Educational Psychology for Learning and Teaching (6th edition)

A review of Educational Psychology
for Learning and Teaching (6th edition) by Sue Duchesne & Anne McMaugh

Read More

Edited by Sue Duchesne & Anne McMaugh (Cengage)

As a practicing psychologist working in the education sector, I am constantly grappling with how to effectively and efficiently support teachers to apply the principles of psychology in a way that can best assist all of the students in their classrooms, especially those with the highest level of need. No simple task, I can assure you.

Educational Psychology for Learning and Teaching provides a holistic view of learning, behaviour and development as it relates to educational psychology in the school context and delivers it in a practical and user-friendly way.

[The book] provides a holistic view of learning, behaviour and development as it relates to educational psychology in the school context … 

While there’s no hiding that this is in fact a textbook intended predominantly for university students (there’s a study guide at the end of each chapter), there is extensive value in a book like this being in every school in the country. This book provides the key foundations for educators to understand the diverse learners in their classrooms and how best to hone their teaching practice for maximum effect.

Although predominantly an Australian text, there are some strong links to the New Zealand context. As such, it’s impressive to have te ao Māori and indigenous perspectives and theories woven throughout, ensuring culturally responsive supports for tamariki Māori.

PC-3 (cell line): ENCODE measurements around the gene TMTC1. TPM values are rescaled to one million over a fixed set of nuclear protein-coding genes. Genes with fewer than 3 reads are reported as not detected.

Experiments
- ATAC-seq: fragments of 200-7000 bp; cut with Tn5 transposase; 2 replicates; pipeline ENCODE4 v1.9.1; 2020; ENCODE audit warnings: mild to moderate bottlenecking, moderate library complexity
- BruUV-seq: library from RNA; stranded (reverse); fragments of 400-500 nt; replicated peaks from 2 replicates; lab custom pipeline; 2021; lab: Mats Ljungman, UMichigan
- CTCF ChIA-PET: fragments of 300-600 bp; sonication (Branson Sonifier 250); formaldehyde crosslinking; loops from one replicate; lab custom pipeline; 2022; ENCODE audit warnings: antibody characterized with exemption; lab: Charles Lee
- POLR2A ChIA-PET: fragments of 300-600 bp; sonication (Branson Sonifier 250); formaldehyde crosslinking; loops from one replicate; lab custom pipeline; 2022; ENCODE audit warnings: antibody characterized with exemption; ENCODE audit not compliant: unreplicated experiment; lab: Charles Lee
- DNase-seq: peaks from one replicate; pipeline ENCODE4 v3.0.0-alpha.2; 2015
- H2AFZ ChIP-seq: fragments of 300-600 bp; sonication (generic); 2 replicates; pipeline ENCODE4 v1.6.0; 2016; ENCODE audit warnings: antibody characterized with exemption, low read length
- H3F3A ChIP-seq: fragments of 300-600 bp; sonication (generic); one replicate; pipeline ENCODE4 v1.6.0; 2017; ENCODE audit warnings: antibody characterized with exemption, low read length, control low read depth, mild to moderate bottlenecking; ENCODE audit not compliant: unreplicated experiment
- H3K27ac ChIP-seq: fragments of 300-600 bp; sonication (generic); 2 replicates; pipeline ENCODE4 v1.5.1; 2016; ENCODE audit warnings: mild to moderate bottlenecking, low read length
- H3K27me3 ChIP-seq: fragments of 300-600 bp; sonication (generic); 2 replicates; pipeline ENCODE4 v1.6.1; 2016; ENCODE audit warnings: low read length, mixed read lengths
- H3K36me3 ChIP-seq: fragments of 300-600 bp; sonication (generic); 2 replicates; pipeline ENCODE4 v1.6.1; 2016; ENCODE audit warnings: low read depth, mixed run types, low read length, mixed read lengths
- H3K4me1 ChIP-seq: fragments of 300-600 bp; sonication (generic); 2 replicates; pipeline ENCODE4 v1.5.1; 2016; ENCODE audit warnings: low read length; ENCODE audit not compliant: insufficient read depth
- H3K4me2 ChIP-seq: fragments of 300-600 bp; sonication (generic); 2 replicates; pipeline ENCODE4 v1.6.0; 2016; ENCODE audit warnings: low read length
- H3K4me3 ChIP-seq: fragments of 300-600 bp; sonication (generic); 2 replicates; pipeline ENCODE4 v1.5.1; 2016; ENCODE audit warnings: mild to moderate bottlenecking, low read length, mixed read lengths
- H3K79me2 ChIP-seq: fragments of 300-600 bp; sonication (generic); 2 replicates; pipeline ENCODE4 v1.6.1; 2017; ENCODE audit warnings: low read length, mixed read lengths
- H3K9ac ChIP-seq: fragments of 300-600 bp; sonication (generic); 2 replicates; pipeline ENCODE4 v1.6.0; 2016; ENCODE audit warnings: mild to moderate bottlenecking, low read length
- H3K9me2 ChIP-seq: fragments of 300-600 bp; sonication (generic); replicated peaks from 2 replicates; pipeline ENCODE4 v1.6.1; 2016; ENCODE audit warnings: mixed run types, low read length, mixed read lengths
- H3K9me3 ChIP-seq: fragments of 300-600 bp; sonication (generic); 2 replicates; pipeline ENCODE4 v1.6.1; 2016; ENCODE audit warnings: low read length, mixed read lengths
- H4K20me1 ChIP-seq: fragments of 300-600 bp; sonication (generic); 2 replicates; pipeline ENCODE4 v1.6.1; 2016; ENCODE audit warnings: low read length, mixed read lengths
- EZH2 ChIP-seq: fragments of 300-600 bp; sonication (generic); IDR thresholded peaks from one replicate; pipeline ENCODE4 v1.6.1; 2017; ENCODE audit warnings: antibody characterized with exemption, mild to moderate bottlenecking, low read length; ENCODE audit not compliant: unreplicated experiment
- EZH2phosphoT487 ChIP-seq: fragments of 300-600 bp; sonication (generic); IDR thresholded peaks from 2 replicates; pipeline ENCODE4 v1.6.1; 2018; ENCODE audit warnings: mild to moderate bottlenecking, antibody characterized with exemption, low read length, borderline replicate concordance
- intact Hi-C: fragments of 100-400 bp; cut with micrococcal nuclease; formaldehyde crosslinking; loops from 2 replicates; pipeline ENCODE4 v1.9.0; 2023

This book is full and comprehensive, and so it should be with 700 pages. It may be unlikely to make it onto a summer reading list for any of you. However, I certainly recommend it as a one-stop-shop for educators seeking ideas of how to support diverse learnings in their classrooms.


Reviewed by Byron Sanders

Related Posts

To literacy and beyond: Te Totara School

Michelle Simms, the librarian at Te Totara Primary School, talks about some of the ways she supports literacy at the school.

Read More

“Speaking my culture”

Nerra Lealiifano-Tamarua considers herself blessed.

“I am one of the lucky generation of Pasifika New Zealanders who learned to walk in two worlds. I’m confident and successful as a Samoan and as a Kiwi – and that’s what I want for the students I teach.”

Read More

Jumping into Māori immersion learning at Otari School

A number of mainstream schools like Otari School can date their Māori immersion units back to the late 1980s and early 1990s, developing alongside the Kura Kaupapa Māori movement.

Read More

Children’s book reviews

Read reviews of 10 fantastic new books for children.

Read More